in their family, charged with the maintenance of the household’s Class I and II robots. Stunned and horrified by such a discovery, the wife had announced to her husband that she could not go on living in the same house with him. This position of affairs had now lasted three days, and not only the husband and wife themselves, but all the robots in the household were terribly affected by it. The Class IIIs were keenly aware of their respective masters’ discomfort, and the Class IIs sensed in their rudimentary fashion that there was no logic in their being agglomerated together, and that any stray decoms, junkering in a shed at the Vladivostok R. P. F., had more in common with one another than they, the servomechanisms in the household of the Oblonskys.
The wife did not leave her own room; the husband had not been at home for three days. The II/Governess/D145, its instruction circuits pitifully mistuned, for three days taught the Oblonsky children in Armenian instead of French. The usually reliable II/Footman/C(c)43 loudly announced nonexistent visitors at all hours of the day and night. The children ran wild all over the house. A II/Coachman/47-T drove
a sledge directly through the heavy wood of the front doors, destroying a I/Hourprotector/14 that had been a prized possession of Oblonsky’s father.
Three days after the quarrel, Prince Stepan Arkadyich Oblonsky—Stiva, as he was called in the fashionable world—woke at eight o’clock in the morning, not in his wife’s bedroom, but within the oxygen-tempered Class I comfort unit in his study. He woke as usual to the clangorous
of booted robot feet crushing through the snow, as a regiment of 77s tromped in lockstep along the avenues outside.
Our tireless protectors,
he thought pleasantly, and uttered a blessing over the Ministry as he turned over his stout, well-cared-for person, as though to sink into a long sleep again. He vigorously embraced the pillow on the other side and buried his face in it; but all at once he jumped up, banging his rotund forehead against the glass ceiling of the I/Comfort/6, and opened his eyes.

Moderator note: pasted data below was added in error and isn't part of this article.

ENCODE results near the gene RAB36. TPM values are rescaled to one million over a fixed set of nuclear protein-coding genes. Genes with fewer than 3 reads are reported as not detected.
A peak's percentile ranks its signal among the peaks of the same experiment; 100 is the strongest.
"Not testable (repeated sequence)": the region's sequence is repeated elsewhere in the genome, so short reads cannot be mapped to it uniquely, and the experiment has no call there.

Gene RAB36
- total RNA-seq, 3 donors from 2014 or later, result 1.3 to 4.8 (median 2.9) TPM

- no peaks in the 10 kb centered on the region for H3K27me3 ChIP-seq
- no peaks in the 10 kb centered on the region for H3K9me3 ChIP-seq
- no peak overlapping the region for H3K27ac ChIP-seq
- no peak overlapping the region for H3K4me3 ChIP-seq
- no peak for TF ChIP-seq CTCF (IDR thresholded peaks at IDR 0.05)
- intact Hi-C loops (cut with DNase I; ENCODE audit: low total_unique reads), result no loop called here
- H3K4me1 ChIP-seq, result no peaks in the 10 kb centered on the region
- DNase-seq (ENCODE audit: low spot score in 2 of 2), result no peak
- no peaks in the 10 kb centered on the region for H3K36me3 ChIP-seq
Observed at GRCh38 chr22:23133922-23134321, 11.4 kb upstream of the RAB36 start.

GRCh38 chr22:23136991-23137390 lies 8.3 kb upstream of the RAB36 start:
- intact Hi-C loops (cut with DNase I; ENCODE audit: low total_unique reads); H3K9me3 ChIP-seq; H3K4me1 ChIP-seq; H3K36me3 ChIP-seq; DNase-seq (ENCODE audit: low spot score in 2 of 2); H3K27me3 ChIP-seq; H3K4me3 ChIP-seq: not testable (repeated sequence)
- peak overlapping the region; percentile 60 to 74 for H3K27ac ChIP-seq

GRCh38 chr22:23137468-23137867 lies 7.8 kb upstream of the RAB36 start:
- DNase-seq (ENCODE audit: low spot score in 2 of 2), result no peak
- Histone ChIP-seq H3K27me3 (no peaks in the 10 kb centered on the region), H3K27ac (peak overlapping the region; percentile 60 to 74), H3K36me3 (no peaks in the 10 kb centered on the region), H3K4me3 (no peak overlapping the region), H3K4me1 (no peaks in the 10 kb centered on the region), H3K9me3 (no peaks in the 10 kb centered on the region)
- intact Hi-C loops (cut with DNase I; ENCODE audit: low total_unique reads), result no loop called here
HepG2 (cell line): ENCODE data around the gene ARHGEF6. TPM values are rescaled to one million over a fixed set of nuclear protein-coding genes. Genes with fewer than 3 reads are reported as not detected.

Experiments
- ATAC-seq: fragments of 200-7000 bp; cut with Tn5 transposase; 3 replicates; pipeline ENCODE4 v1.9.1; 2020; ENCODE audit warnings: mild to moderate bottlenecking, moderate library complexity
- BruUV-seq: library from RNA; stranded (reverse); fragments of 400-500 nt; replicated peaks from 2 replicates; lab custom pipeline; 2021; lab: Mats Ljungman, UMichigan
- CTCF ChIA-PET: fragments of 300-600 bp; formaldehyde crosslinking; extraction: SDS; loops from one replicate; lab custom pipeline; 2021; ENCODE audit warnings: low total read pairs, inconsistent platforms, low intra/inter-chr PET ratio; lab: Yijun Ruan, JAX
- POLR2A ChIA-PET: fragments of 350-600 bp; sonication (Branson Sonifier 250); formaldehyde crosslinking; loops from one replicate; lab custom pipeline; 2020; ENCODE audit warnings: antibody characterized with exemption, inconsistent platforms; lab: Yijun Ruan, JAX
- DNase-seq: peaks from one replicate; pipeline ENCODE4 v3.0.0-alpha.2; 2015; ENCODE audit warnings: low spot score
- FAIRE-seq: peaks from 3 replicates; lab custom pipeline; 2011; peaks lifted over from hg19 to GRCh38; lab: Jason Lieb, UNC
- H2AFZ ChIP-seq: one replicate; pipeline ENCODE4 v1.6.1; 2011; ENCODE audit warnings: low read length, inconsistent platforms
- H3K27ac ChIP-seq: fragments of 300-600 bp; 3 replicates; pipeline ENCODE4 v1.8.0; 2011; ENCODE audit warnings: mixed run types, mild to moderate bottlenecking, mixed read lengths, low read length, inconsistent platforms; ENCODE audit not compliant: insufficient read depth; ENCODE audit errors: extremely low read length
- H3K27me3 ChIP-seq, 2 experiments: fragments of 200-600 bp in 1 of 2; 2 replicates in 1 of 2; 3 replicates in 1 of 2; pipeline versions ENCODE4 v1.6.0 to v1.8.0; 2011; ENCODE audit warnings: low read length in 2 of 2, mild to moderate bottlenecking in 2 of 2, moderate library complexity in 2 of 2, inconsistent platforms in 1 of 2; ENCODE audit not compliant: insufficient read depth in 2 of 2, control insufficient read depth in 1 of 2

He suddenly remembered that he was not sleeping in his wife’s room, but in his study, and why: the smile vanished from his face, he knitted his brows.
Small Stiva, Stepan Arkadyich’s Class III companion robot, clomped happily into the room on his short piston-actuated legs, carrying his master’s boots and a telegram. Stiva, as yet unprepared to undertake the day’s obligations, bid his Class III come a bit closer, and then swiftly pressed three buttons below the rectangular screen centered in Small Stiva’s midsection. He sat back glumly in the I/Comfort/6, while every detail of his quarrel with his wife was displayed on Small Suva’s monitor, illuminating the hopelessness of Suva’s position and, worst of all, his own fault.
“Yes, she won’t forgive me, and she can’t forgive me,” Stepan Arkadyich moaned when the Memory ended. Small Stiva made a consoling chirp and piped,
“Now, master: She might forgive you.”
Stiva waved off the words of consolation. “The most awful thing about it is that it’s all my fault—all my fault, though I’m not to blame. That’s the point of the whole situation.”